Fast forward to two weeks ago, when I received a fanzine from friends. And there in the letter column was a reference to a book series I know well and like a great deal, British author Justina Robson’s Quantum Gravity, as “robot elf porn”. And, as in that gallery, I found myself thinking, rather sourly, hmmm. It wasn’t the first time I’d seen or heard someone refer to that series in that sort of way. It wasn’t even the worst comment: that would be the man who observed with satisfaction that Robson was finally showing her real colours and writing elf rubbish and wasn’t it a relief that serious readers wouldn’t have to bother with her and how clever she thought she is any more. (She is, I will observe in passing, formidably intelligent and this is reflected in everything she writes, whether or not it contains robots and/or elves.)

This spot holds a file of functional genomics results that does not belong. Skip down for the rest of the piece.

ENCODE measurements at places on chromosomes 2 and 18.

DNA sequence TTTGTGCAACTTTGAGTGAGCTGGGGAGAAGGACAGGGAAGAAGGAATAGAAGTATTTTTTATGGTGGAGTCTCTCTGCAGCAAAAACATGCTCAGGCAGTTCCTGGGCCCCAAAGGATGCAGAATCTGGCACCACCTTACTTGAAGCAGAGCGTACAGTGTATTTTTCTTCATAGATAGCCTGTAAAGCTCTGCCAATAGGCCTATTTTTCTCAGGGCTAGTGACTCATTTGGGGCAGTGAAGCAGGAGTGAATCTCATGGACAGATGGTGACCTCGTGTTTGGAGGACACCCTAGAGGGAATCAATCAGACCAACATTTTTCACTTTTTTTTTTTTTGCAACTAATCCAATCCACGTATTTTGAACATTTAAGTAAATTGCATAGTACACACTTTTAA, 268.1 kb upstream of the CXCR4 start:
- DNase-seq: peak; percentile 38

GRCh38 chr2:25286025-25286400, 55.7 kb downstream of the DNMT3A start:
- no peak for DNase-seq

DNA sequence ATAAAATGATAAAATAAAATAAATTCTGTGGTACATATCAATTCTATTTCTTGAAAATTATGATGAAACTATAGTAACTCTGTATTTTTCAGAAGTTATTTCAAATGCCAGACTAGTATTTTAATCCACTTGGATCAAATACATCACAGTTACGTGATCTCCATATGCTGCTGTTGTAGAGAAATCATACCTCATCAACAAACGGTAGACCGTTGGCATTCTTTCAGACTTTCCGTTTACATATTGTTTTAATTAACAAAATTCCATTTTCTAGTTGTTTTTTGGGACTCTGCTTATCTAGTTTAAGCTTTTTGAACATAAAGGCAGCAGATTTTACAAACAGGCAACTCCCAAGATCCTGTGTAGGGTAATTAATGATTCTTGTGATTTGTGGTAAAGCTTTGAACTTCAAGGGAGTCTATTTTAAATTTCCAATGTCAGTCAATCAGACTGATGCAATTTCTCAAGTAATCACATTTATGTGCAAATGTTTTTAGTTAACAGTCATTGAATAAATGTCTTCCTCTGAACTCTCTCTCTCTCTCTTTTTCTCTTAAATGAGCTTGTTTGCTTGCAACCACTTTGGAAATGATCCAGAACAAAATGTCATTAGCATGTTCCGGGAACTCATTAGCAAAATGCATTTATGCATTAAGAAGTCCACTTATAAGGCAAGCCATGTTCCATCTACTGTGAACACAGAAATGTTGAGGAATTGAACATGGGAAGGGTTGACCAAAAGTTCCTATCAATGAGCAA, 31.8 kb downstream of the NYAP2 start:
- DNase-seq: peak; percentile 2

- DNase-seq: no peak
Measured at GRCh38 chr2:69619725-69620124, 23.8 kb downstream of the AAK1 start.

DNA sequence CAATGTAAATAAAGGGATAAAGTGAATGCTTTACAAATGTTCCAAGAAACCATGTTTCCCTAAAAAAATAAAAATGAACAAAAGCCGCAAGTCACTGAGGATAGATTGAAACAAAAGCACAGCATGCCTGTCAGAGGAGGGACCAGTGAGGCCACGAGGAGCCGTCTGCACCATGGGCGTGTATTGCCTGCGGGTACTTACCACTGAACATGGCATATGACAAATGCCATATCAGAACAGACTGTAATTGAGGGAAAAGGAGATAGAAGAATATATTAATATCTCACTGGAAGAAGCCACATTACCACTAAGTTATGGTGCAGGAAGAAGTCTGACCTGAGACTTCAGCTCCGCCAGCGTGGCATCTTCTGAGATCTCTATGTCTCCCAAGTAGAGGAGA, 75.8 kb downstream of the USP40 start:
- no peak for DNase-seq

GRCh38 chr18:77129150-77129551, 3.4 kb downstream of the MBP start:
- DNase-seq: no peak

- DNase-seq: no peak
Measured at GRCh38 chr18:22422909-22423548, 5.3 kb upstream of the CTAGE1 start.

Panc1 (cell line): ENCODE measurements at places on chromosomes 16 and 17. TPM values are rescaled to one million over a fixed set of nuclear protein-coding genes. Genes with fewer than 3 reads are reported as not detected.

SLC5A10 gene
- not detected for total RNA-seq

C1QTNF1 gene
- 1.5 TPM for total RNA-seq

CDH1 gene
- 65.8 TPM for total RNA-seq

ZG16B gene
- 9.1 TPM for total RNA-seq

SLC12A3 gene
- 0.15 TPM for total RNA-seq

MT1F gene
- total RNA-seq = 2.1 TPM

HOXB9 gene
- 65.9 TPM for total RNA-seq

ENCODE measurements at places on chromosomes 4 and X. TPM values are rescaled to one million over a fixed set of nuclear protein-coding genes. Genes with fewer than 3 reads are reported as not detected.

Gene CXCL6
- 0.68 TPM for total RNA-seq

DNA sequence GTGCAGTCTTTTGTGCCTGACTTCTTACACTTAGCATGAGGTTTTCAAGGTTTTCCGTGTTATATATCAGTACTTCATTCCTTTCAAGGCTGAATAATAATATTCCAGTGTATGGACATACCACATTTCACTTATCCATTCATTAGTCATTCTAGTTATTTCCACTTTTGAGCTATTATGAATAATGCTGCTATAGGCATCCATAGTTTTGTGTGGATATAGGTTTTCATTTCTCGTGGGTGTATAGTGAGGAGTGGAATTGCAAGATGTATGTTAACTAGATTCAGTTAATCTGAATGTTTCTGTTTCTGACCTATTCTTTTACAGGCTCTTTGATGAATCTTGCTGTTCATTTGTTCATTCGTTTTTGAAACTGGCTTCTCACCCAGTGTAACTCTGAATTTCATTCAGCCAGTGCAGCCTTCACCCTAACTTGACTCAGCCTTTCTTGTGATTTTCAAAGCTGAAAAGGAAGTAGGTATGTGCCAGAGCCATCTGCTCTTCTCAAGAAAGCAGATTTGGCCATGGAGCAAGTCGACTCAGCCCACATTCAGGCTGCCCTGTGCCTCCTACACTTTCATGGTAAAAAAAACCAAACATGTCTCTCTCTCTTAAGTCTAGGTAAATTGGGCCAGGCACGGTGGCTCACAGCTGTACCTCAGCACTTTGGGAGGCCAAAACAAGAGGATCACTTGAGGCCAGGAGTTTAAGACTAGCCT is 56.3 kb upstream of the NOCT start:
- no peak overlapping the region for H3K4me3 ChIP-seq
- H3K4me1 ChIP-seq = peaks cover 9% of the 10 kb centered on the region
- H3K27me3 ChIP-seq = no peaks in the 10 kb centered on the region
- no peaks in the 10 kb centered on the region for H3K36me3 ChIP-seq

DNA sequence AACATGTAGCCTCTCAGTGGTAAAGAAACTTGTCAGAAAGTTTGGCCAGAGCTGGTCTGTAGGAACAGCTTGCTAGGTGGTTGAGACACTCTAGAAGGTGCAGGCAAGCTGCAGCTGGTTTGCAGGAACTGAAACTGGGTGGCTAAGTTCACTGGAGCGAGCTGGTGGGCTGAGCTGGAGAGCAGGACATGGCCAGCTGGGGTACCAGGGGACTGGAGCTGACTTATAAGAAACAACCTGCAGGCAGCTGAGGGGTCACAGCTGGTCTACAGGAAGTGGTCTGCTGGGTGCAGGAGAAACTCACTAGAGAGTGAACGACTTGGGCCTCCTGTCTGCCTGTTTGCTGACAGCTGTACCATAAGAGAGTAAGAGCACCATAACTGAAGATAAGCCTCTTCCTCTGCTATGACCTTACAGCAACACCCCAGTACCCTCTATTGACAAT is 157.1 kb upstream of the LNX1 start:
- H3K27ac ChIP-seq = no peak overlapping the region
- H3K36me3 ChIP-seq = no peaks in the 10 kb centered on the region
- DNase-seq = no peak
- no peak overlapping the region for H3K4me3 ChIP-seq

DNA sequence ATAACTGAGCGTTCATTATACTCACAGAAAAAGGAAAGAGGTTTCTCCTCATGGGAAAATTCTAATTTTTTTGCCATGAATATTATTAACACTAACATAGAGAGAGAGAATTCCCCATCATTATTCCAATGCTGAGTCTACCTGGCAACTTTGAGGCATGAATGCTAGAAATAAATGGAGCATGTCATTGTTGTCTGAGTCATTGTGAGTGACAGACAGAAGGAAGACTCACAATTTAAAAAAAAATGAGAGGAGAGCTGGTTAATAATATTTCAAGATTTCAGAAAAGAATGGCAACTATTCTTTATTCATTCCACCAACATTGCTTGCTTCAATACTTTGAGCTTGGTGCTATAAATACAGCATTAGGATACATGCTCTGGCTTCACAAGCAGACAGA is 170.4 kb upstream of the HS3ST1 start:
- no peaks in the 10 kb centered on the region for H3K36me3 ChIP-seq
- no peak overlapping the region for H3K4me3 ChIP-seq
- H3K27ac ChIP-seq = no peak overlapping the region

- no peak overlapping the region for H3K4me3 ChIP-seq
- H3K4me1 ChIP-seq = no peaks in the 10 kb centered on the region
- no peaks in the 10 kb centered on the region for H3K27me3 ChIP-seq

The Quantum Gravity series sits somewhere between science fiction and urban fantasy, drawing on the tropes and concerns of both to create something unique and powerful. Set in a future in which a singularity event has occurred, causing multiple places of existence to overlap, it follows the career of Lila Black, a special agent in a mixed-species task force whose job it is to somehow maintain a balance between conflicting inter-species interests, conflicts and rivalries. It has elves and demons, faerie and interstitial dragons, worlds with highly advanced technology and worlds made up of our oldest, scariest archetypes. Oh, and Lila Black, who used to be a secretary, is a cyborg who owns nothing, not even her body and her thoughts. The series is clever, pacey, exciting, complex–and probably one of the most significant works of feminist science fiction and fantasy of the last decade. Robson’s previous novels had all been unequivocally science fiction, dealing with post-humanism, AI, nanotechnology, space travel. The British sff establishment, by and large, loved them (though sometimes wondering why Robson’s work had to be so “difficult”). When Quantum Gravity came along and it contained elves and a romance subplot, there was almost an air of relief to the backlash. Robson had done something that could be labelled girly, and now she could safely be dismissed.